Finding the Key to Israeli Happiness

Since 2005, when the UN began collecting international statistics on happiness, the Jewish state consistently has appeared near the top of the list. In the most recent rankings, it came in fourth after Finland, Denmark, and Iceland. Jonah Cohen, drawing on general trends in psychological research on happiness, identifies many reasons why, among them:

[A] spirit of neighborliness, of honest and wholesome day-to-day connection, is palpably evident in Israeli society. I recall, for example, when I took my wife on her first visit to Israel she was deeply moved by the way strangers would stop us on the sidewalk to play with our newborn baby, while others would crowd around to give us unsolicited parenting advice. Childhood innocence commands Israeli attention. Mothers are honored. Strollers are everywhere. Big families with loud, lively kids fill restaurants and cafés and then they stroll together with parents and grandparents for peaceful evening walks. Not every country is like that; I’d say much of [Israel itself] isn’t like that. But these seemingly small, ordinary instances of human connection combine to give the impression that the Israelis are happy because they are, each in his own way, fully present to the people around them.

Wise recollection of their grandparents’ suffering has helped younger Israelis to keep their own worries in perspective. That poisonous psychological temptation to measure oneself against those who are better off, to tally constantly who is getting ahead, has been properly restrained in Israeli consciousness, thanks to their shared memory of those who were once far worse off and left behind. Careful awareness of past Jewish miseries, such as the Holocaust or the Farhud in Iraq, has resulted in the Israeli inclination to appreciate what they have rather than to obsess over what they do not.

Unlike Arab nationalists and Western anti-Israel activists who burn inwardly for complete Palestinian control “from the river to the sea,” the less utopian Israelis have tended to make do with whatever national sovereignty that fate has afforded them.

Read more at Fathom

More about: Happiness, Israeli society


Israel’s Covert War on Iran’s Nuclear Program Is Impressive. But Is It Successful?

Sept. 26 2023

The Mossad’s heist of a vast Iranian nuclear archive in 2018 provided abundant evidence that Tehran was not adhering to its commitments; it also provided an enormous amount of actionable intelligence. Two years later, Israel responded to international inspectors’ condemnation of the Islamic Republic’s violations by using this intelligence to launch a spectacular campaign of sabotage—a campaign that is the subject of Target Tehran, by Yonah Jeremy Bob and Ilan Evyatar. David Adesnik writes:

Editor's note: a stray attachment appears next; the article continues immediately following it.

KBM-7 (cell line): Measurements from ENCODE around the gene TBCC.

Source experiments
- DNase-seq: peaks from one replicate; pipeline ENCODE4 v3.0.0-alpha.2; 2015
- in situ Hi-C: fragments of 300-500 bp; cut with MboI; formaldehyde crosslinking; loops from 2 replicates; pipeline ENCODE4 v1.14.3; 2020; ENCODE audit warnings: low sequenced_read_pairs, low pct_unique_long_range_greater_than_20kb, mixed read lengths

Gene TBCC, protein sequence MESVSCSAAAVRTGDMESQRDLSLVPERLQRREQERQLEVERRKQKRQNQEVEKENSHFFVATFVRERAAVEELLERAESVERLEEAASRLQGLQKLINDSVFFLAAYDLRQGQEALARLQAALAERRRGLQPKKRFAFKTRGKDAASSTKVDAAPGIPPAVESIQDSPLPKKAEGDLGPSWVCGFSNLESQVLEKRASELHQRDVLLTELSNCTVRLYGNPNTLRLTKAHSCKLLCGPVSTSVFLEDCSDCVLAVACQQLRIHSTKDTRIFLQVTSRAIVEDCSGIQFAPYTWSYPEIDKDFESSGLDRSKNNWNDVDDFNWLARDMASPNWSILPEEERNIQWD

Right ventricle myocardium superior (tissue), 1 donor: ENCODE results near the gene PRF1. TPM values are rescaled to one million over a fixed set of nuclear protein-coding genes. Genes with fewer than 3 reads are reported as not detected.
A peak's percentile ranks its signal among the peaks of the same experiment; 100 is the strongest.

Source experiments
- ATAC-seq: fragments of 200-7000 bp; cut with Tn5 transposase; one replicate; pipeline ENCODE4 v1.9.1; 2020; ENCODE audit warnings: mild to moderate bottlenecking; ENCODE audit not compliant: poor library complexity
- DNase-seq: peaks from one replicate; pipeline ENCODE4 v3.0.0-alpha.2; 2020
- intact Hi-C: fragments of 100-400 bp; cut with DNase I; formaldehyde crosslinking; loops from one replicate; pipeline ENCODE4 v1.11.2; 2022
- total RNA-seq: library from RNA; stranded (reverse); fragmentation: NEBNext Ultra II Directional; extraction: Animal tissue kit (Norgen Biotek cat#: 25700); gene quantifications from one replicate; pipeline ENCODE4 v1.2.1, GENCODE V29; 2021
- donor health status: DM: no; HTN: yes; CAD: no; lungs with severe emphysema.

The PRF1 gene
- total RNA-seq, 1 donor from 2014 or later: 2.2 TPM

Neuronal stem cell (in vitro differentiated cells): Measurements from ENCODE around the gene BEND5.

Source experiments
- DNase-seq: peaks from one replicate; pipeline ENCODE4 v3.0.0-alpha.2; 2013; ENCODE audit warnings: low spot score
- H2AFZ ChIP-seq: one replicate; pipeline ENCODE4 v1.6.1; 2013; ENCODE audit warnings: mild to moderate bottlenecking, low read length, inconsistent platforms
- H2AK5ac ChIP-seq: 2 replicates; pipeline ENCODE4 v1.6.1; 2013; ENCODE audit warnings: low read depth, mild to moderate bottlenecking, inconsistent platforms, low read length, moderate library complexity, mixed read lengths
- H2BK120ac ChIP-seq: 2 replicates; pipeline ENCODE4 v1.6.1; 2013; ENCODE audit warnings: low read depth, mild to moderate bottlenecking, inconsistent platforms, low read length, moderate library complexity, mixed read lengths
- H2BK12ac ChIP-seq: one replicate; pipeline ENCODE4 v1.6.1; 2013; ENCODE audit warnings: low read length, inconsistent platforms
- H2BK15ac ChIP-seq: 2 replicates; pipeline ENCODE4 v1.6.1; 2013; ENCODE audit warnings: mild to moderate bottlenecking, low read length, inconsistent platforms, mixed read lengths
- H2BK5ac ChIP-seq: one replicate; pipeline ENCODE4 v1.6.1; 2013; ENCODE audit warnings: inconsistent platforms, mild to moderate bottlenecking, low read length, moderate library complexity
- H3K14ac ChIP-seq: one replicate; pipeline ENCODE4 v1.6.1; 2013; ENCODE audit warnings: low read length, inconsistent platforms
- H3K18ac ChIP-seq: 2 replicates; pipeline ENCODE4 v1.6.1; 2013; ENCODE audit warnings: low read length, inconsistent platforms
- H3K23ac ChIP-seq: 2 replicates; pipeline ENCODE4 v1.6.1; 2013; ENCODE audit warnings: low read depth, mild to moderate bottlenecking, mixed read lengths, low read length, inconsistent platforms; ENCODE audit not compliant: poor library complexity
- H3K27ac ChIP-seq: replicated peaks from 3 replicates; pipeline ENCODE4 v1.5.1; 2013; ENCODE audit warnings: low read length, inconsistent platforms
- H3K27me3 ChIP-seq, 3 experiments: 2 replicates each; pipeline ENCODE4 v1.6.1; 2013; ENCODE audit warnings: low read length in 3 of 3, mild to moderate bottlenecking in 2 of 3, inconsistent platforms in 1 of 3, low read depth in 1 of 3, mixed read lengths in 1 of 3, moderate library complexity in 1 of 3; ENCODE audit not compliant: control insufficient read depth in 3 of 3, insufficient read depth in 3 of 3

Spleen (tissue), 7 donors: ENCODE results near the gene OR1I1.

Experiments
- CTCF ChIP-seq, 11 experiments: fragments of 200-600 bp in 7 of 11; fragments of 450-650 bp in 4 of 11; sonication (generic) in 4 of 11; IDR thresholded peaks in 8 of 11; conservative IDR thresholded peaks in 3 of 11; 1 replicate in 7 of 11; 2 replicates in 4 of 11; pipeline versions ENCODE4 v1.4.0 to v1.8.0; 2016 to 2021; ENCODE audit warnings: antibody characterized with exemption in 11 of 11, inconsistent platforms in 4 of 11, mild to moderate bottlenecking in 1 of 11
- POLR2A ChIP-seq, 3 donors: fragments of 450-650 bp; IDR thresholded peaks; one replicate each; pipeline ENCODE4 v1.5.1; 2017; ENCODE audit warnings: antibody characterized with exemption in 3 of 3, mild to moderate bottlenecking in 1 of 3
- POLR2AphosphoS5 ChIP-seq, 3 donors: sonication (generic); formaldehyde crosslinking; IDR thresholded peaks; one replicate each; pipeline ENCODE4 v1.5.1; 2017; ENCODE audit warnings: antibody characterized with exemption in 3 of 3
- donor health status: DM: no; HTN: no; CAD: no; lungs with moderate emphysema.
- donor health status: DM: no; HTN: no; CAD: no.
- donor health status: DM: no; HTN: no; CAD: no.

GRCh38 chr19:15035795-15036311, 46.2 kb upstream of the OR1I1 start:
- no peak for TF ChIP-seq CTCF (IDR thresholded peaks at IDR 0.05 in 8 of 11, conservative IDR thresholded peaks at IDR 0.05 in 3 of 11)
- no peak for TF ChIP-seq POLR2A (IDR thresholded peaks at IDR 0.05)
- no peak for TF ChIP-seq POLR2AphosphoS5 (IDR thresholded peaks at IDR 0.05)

The question that remains open at the conclusion of Target Tehran is whether the Mossad’s tactical wizardry adds up to strategic success in the shadow war with Iran. The authors give a very respectful hearing to skeptics—such as the former Mossad director Tamir Pardo—who believe the country should have embraced the 2015 nuclear deal with Iran. Bob and Evyatar reject that position, arguing that covert action has proven itself the best way to slow down the nuclear program. They acknowledge, however, that the clerical regime remains fully determined to reach the nuclear threshold. “The Mossad’s secret war, in other words, is not over. Indeed, it may never end,” they write.

Which brings us back to Joe Biden. The clerical regime was headed over a financial cliff when Biden took office, thanks to the reimposition of sanctions after Washington withdrew from the nuclear deal. The billions flowing into Iran on Biden’s watch have made it that much easier for the regime to rebuild whatever Mossad destroys in addition to weathering nationwide protests on behalf of women, life, and freedom. Until Washington and Jerusalem get on the same page—and stay there—Tehran’s nuclear ambitions will remain an affordable luxury for a dictatorship at war with its citizens.

Read more at Dispatch

More about: Iran nuclear program, Israeli Security, Joseph Biden, Mossad, U.S. Foreign policy